I’d like to go a step further. Ilona, my friend from Boston, told me the story of Cora right away when I asked her of a story of a saint. And Ilona would not call herself a saint—but when we were all in our late 20s and 30s in Boston, one of our friends travelled to Central America, met someone and didn’t know she was pregnant until she got back to Boston. This wasn’t the way she wanted to start a family but she wanted to keep this child. Ilona asked her if it would make a difference if she had someone to help her raise the child, and our friend said “yes.” Now you might be thinking Ilona did what Cora had originally done for Thelma—brought food over occasionally. Well, just like Cora she did more. Ilona and our friend I’ll call Cindy moved in together and became co-parents without becoming partners. Cindy then developed bi-polar disorder and when very ill Ilona became the sole caregiver for their son. Eventually Ilona had to move nearby but separate, supporting Cindy but continuing to raise Raul. Raul is now living with his partner in NYC as a graphic designer, is close to both of his parents. Cindy still struggles with her illness which has never stabilized, but manages. Ilona would not call herself a saint, and neither would Cora. I would argue that every one of us can choose a path quite simply and humanly just because “it’s the right thing to do” and become what I would like to call “an ordinary saint.”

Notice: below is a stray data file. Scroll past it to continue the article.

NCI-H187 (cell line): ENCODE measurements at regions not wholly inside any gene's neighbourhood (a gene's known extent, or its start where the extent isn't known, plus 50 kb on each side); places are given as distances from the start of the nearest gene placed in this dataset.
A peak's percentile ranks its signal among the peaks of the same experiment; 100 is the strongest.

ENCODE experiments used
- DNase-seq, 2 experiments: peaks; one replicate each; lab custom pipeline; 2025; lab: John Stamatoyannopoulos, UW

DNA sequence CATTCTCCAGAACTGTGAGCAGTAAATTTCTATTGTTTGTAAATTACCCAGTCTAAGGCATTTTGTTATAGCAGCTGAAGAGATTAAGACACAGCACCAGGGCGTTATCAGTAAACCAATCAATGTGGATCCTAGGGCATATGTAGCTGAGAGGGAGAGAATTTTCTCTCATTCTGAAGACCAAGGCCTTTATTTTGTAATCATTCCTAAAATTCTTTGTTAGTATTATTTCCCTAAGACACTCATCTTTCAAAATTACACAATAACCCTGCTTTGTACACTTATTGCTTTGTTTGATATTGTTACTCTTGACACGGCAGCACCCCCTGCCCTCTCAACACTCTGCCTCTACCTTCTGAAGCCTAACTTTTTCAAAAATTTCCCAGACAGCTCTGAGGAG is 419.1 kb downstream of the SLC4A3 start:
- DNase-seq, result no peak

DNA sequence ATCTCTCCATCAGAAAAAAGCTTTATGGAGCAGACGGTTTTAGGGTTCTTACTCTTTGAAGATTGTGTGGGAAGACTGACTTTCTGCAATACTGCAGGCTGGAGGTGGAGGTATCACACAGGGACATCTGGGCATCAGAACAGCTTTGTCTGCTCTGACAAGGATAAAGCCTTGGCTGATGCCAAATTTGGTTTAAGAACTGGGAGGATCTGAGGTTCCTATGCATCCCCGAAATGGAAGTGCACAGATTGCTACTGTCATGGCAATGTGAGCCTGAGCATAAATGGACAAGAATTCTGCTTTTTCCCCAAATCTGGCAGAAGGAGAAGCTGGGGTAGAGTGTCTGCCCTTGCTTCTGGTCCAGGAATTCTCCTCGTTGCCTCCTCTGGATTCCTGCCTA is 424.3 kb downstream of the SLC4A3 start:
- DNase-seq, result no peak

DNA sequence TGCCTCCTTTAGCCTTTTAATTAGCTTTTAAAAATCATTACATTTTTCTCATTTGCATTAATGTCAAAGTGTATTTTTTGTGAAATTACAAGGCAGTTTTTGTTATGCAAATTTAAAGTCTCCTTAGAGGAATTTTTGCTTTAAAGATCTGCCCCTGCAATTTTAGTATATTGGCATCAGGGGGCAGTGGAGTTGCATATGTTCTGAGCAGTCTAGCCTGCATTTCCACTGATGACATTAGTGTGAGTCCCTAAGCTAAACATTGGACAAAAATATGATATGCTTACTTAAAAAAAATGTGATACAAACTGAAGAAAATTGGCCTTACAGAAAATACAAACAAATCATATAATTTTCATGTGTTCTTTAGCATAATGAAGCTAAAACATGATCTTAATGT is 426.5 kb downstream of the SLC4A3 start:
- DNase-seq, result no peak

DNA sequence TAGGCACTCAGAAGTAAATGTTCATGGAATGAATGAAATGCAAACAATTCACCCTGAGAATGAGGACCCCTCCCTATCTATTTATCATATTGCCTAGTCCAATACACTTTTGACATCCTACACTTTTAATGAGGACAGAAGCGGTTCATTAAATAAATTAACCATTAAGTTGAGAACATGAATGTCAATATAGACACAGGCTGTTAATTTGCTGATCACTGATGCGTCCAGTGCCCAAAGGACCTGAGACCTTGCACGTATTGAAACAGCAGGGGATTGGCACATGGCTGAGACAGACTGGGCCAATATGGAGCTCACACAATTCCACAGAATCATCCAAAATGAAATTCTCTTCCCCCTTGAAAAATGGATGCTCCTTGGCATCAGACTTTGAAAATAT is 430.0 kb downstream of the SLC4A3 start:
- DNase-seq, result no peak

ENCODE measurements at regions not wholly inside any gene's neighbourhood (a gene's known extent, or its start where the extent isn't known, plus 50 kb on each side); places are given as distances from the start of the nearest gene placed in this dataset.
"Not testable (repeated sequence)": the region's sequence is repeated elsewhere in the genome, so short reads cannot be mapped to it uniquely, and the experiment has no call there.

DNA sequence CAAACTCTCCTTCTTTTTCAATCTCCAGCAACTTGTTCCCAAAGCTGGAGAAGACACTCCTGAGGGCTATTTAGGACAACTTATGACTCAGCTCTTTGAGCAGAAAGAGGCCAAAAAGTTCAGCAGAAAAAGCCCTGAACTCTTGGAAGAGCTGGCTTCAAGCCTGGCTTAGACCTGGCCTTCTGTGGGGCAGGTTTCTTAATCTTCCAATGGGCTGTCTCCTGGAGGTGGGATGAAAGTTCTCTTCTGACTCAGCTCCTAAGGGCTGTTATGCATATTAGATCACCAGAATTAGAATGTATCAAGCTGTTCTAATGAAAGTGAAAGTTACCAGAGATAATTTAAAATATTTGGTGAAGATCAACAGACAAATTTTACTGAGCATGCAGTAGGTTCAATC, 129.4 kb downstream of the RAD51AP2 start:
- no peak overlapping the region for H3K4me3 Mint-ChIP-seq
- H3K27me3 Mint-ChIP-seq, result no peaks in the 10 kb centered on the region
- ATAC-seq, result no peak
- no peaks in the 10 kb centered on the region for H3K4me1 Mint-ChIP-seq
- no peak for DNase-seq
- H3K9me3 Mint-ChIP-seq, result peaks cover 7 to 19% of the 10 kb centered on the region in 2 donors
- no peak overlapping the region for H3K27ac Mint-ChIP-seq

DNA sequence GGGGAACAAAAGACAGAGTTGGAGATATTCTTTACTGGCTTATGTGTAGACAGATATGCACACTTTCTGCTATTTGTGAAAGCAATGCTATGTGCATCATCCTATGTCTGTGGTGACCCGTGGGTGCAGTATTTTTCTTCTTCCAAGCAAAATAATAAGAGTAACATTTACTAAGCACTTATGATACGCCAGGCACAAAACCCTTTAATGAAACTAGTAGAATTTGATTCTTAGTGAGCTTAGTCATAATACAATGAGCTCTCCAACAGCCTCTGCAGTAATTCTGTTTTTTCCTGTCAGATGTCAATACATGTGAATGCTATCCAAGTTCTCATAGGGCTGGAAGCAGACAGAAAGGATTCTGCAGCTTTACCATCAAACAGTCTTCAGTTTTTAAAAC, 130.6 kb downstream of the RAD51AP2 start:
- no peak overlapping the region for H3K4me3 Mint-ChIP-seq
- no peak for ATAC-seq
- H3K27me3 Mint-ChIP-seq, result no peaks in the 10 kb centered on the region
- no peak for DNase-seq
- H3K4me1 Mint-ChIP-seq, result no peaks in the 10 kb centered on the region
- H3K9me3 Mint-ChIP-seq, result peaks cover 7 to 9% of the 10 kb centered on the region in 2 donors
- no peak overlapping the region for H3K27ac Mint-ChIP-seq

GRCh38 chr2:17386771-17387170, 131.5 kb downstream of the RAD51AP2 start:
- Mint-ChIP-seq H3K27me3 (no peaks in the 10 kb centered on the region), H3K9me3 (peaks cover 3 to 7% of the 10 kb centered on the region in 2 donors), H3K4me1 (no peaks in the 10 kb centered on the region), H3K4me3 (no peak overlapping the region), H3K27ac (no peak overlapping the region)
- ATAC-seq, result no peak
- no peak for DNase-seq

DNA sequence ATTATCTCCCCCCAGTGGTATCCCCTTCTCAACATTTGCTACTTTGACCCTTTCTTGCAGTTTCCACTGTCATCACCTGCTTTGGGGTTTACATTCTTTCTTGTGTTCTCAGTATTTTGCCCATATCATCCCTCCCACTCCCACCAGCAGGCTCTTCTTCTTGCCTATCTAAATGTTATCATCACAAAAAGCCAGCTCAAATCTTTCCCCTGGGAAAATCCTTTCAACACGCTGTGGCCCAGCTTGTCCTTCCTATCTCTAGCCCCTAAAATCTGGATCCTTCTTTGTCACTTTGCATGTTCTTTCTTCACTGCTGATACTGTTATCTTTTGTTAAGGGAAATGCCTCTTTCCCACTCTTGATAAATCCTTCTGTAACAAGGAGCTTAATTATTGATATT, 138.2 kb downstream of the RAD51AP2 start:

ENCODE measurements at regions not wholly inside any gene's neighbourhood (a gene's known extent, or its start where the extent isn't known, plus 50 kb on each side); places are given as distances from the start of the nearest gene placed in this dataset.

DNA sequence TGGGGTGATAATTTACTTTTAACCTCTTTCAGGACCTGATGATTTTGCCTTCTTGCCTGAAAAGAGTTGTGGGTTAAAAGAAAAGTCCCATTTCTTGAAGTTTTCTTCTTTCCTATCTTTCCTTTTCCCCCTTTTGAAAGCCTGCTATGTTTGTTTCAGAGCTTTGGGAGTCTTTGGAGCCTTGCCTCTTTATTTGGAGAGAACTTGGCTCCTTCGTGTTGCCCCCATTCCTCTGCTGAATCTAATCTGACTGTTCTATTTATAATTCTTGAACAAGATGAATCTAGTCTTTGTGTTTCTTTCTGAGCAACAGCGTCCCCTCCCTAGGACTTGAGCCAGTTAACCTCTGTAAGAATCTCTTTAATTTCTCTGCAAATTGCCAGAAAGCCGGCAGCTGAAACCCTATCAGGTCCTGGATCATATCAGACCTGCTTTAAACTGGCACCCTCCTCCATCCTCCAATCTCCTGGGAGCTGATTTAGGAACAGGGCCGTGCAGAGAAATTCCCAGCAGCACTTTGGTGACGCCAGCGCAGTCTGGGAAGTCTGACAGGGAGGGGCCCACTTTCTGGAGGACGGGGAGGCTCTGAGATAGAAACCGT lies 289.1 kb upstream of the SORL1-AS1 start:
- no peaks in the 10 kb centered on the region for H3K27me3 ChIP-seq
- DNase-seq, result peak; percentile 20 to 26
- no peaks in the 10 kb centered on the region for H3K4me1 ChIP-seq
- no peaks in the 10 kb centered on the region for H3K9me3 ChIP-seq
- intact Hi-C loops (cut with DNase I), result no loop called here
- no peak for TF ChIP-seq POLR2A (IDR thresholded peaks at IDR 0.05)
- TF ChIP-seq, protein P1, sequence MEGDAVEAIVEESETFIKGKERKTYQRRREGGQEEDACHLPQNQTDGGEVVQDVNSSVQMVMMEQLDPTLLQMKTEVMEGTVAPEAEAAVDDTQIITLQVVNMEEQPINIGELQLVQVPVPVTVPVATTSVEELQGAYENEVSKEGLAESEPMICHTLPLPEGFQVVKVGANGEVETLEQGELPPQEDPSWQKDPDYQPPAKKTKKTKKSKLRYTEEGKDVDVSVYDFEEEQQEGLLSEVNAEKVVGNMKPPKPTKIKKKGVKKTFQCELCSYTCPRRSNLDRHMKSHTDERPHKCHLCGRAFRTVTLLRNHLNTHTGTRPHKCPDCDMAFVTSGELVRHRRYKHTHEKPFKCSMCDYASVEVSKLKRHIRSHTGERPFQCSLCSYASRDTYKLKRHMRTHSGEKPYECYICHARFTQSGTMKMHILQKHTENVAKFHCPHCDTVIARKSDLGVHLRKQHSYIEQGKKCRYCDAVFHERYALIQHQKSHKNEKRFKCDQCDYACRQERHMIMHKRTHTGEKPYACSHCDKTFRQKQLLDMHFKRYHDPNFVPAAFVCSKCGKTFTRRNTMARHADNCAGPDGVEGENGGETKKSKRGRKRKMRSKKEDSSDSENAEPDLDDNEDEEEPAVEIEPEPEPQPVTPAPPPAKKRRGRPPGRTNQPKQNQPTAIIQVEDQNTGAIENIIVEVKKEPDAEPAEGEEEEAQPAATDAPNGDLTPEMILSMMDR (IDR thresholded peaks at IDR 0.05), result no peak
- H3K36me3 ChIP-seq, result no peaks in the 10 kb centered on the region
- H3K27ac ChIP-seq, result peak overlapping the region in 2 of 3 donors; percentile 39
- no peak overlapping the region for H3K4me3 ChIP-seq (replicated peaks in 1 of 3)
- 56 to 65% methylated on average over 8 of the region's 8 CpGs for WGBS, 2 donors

In this world of exceptional darkness and fear, we could keep going the way we are—more condos on the waterfront, bigger and scarier world leaders who spout lies and wag nuclear weapons in our faces. Where the world’s poor cry out “justice” and know no other way to feed their families but to wage wars of terrorist skirmishes—the only way the poor of the world could possibly fight the larger powerful nations of the world. In the U.S. so many young black men have been incarcerated that it has spawned a movement to protest “Mass Incarceration” and in both the US and Canada we cry out “Black Lives Matter!” I just returned from a conference in Winnipeg where almost 70% of the people who are homeless in that City are indigenous, and right here in Ontario, we have indigenous communities without drinkable water, in ramshackle houses hardly worth the name of “house” – in Canada! One of the wealthiest nations in the world. While we sleep in a City surrounded by such visible wealth the rightful owners of this land we call Toronto, sleep on our streets, living with the trauma of all our misguided attempts at best to “help” or at worse to “annihilate.” What are we to do? Walking the same old path of “me first” is not an option towards health either for ourselves as individuals nor for ourselves as a community nor for our Planet, our lovely Mother Earth. We need to rise up as Ordinary Saints, people not afraid to “speak truth to power” people who are willing to “do the right thing even when no one is looking” people who are willing to learn from our Indigenous brothers and sisters who lived sustainably on this land for thousands of years without destroying it as we supposedly “civilized settlers” are managing to do in the course of just a couple of hundred years. Let us take our inspiration from the people we know who are the “Ordinary Saints” in our midst, forgiving ourselves when we mess up, but not giving into either aping the ways of the conquerer nor giving way to the passivity of despair.